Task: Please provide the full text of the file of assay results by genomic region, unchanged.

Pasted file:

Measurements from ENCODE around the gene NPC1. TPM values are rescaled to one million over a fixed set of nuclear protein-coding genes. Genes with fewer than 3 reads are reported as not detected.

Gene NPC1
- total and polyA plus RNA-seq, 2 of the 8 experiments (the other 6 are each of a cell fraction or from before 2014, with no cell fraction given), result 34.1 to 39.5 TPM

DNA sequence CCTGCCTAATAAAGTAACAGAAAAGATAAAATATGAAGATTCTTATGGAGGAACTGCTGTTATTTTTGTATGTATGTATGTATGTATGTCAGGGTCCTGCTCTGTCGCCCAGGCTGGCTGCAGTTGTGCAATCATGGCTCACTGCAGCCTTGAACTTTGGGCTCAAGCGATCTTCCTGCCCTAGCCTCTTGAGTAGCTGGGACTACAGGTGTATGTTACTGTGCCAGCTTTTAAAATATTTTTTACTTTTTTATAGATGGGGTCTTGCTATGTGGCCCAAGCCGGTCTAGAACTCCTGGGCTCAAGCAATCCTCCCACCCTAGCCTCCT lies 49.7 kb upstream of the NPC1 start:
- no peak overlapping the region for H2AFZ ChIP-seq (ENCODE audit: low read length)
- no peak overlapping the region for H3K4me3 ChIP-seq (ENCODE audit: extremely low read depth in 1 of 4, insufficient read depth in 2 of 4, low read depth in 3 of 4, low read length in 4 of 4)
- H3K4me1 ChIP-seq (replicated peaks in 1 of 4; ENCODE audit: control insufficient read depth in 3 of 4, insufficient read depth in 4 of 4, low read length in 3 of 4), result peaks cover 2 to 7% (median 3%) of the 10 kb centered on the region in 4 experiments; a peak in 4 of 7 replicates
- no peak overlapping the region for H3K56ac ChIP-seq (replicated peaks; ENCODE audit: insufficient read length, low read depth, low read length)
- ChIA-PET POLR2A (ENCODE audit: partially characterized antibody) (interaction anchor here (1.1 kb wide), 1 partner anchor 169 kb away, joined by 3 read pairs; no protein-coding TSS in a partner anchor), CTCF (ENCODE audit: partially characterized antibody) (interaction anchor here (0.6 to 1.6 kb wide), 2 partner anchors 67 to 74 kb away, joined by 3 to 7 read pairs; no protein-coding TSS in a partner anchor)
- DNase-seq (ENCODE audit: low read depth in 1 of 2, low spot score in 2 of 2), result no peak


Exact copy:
Measurements from ENCODE around the gene NPC1. TPM values are rescaled to one million over a fixed set of nuclear protein-coding genes. Genes with fewer than 3 reads are reported as not detected.

Gene NPC1
- total and polyA plus RNA-seq, 2 of the 8 experiments (the other 6 are each of a cell fraction or from before 2014, with no cell fraction given), result 34.1 to 39.5 TPM

DNA sequence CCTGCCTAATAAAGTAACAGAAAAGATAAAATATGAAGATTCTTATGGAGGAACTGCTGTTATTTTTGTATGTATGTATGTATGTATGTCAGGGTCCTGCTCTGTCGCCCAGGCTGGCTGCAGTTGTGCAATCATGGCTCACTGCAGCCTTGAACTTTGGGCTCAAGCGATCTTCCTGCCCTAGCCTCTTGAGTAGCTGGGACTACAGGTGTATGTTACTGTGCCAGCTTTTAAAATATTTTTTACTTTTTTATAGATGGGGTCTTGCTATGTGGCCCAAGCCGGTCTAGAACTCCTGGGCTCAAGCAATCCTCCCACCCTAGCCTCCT lies 49.7 kb upstream of the NPC1 start:
- no peak overlapping the region for H2AFZ ChIP-seq (ENCODE audit: low read length)
- no peak overlapping the region for H3K4me3 ChIP-seq (ENCODE audit: extremely low read depth in 1 of 4, insufficient read depth in 2 of 4, low read depth in 3 of 4, low read length in 4 of 4)
- H3K4me1 ChIP-seq (replicated peaks in 1 of 4; ENCODE audit: control insufficient read depth in 3 of 4, insufficient read depth in 4 of 4, low read length in 3 of 4), result peaks cover 2 to 7% (median 3%) of the 10 kb centered on the region in 4 experiments; a peak in 4 of 7 replicates
- no peak overlapping the region for H3K56ac ChIP-seq (replicated peaks; ENCODE audit: insufficient read length, low read depth, low read length)
- ChIA-PET POLR2A (ENCODE audit: partially characterized antibody) (interaction anchor here (1.1 kb wide), 1 partner anchor 169 kb away, joined by 3 read pairs; no protein-coding TSS in a partner anchor), CTCF (ENCODE audit: partially characterized antibody) (interaction anchor here (0.6 to 1.6 kb wide), 2 partner anchors 67 to 74 kb away, joined by 3 to 7 read pairs; no protein-coding TSS in a partner anchor)
- DNase-seq (ENCODE audit: low read depth in 1 of 2, low spot score in 2 of 2), result no peak